Artificial sweeteners make you hungrier
As well as promoting hyperactivity and insomnia, a new study co-led by the University of Sydney has found that artificial sweeteners actually increase feelings of hunger leading to higher calorific intake.
Professor Neely said: “Using this response to artificially sweetened diets, we were able to functionally map a new neuronal network that balances food’s palatability with energy content.
his is not the first time a link between
The pathway we discovered is part of a conserved
artificial sweeteners and increased hunger has been
starvation response that actually makes nutritious
suggested, but this new research has identified the
food taste better when you are starving.”
brain system that regulates response to sweetness in both insects and mammals.
The second phase of the study was designed to determine if the neuronal pathways observed
The first phase of the research was conducted
in fruit flies are also relevant to mammals.
at the Charles Perkins Centre at the University of
Professor Herbert Herzog’s team at the Garvan
Sydney. Researchers laced the diet of fruit flies with
Institute of Medical Research exposed mice to
artificial sweetener and found that after prolonged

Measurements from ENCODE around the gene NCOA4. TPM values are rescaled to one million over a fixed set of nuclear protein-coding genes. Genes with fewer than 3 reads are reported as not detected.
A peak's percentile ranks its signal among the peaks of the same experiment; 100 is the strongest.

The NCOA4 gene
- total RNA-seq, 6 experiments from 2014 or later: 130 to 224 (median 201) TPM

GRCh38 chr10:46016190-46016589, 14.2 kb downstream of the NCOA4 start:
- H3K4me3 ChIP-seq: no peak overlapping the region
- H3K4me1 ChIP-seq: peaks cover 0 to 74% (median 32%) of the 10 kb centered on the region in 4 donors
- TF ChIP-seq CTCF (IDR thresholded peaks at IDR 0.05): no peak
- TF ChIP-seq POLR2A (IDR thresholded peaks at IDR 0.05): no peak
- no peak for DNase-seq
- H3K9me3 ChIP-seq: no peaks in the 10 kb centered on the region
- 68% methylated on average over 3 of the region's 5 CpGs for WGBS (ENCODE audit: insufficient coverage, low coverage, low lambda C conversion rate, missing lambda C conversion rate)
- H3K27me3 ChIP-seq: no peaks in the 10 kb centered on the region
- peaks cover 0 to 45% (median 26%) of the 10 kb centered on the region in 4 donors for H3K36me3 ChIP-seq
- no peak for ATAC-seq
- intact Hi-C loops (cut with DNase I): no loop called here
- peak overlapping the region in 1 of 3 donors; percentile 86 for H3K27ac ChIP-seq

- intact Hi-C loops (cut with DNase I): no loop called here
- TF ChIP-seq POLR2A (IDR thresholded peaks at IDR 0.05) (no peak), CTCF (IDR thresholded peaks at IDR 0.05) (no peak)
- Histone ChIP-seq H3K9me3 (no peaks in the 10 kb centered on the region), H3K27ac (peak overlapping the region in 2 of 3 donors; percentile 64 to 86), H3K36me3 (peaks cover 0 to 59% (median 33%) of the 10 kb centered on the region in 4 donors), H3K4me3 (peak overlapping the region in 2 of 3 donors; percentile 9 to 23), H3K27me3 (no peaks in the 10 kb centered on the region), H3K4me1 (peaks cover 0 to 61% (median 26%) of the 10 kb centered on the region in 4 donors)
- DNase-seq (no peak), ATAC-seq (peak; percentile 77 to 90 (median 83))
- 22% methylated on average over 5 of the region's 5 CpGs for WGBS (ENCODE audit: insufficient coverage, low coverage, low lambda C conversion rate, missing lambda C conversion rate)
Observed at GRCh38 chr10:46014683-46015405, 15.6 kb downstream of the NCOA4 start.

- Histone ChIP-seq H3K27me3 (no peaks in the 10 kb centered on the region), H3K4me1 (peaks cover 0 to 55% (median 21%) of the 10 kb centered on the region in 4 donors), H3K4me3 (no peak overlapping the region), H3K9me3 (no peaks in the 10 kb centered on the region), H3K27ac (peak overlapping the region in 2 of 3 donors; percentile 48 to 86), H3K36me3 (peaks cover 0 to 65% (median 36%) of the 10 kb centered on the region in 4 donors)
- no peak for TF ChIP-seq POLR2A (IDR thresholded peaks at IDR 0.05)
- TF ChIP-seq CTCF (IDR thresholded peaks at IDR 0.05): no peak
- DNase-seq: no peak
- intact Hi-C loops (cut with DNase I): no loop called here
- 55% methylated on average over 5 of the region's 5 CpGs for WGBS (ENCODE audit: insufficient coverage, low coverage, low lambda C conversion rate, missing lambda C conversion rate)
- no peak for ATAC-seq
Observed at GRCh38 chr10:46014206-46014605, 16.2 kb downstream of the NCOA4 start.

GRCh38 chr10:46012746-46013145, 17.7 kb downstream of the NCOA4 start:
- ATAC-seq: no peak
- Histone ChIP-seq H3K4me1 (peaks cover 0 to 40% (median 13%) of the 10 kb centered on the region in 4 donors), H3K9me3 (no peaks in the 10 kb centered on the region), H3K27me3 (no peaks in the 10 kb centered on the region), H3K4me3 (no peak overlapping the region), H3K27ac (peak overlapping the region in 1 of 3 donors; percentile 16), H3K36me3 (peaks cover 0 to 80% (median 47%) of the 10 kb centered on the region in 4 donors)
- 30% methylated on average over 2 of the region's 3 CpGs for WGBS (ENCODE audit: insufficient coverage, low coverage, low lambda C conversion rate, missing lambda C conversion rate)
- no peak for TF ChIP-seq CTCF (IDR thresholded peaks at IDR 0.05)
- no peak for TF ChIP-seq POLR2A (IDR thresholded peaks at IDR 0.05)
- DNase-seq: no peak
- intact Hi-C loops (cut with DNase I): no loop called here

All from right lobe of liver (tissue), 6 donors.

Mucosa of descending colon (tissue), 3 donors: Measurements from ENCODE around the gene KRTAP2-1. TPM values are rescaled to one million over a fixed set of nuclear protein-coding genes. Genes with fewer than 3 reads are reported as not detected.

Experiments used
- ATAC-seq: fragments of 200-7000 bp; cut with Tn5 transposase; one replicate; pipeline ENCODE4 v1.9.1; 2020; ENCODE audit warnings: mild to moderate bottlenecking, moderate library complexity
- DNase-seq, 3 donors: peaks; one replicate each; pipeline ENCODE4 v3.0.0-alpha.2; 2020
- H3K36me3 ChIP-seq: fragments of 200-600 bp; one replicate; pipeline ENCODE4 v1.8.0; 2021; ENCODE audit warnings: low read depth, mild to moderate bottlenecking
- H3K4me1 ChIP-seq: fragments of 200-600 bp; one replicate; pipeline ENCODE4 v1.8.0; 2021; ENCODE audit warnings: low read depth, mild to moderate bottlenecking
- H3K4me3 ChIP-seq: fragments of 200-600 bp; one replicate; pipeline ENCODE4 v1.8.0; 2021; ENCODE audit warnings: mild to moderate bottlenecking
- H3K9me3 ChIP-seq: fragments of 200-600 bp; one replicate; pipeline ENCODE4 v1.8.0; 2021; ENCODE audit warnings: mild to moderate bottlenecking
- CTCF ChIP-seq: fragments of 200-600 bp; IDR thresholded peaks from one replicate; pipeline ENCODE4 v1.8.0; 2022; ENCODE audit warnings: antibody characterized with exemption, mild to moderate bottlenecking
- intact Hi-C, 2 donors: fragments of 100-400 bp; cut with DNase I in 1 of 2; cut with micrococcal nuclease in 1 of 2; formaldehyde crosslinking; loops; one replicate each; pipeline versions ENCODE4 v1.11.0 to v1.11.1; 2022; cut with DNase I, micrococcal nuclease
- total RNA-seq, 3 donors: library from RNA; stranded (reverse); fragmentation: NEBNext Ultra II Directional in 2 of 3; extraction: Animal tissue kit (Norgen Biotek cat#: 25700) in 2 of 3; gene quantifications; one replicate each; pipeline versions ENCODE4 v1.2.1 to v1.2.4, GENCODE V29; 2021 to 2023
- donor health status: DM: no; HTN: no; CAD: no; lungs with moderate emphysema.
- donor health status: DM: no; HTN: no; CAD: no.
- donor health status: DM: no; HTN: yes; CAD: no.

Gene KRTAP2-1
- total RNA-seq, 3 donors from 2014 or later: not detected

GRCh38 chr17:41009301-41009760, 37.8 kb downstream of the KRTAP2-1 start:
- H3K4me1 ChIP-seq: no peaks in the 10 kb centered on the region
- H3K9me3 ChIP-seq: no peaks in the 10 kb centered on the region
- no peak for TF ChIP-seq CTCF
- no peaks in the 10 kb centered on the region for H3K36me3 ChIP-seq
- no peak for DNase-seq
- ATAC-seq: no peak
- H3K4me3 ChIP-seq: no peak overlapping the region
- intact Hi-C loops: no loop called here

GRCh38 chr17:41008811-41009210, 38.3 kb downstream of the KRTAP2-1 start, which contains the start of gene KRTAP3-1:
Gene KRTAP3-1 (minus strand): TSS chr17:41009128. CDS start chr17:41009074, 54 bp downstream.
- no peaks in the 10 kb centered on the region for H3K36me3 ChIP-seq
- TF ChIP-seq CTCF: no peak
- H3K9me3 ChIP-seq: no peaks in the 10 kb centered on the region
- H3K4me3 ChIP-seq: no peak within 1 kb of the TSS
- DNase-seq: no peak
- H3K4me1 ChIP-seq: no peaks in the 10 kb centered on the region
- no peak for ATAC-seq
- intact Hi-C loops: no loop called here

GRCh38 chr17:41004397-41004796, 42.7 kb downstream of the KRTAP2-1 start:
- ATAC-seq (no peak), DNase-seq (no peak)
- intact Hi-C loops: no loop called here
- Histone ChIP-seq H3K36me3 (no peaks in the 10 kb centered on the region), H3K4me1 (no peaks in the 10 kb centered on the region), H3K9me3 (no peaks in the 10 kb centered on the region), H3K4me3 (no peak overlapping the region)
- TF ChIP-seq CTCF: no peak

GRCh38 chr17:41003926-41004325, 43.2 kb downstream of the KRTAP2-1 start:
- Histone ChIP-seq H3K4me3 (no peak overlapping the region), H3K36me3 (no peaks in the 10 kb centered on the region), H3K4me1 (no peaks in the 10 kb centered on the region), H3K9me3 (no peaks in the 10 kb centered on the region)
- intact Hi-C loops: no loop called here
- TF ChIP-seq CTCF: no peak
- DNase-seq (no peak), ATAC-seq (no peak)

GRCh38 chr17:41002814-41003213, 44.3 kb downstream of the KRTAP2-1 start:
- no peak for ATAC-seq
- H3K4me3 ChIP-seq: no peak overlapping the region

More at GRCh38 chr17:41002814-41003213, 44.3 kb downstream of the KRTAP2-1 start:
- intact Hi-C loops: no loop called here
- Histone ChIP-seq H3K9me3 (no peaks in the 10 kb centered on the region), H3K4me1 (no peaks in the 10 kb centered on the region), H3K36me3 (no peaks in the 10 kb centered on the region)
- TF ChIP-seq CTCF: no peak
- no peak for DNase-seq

a sucralose-sweetened diet for seven days. The
exposure they consumed 30% more calories when
mice displayed remarkably similar results to the
their natural diet was reintroduced.
fruit flies, confirming the same neuronal pathway
The University of Sydney’s Associate Professor
was involved in regulating overall calorie intake.
Greg Neely stated: “We found that chronic
Professor Herzog said: “These findings further
consumption of this artificial sweetener actually
reinforce the idea that ‘sugar free’ varieties of
increases the sweet intensity of real nutritive
processed food and drink may not be as inert as
sugar, and this then increases the animal’s overall
we anticipated. Artificial sweeteners can actually
motivation to eat more food.”
change how animals perceive the sweetness of
The researchers determined that the brain’s
their food, with a discrepancy between sweetness
reward centre recalibrates the perceived ratio
and energy levels prompting an increase in caloric
of energy content to sweet sensation when the
sweetness to energy ratio is out of balance for prolonged periods.
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This research was published in the journal Cell Metabolism.
LAB+LIFE SCIENTIST - Aug/Sep 2016 | 23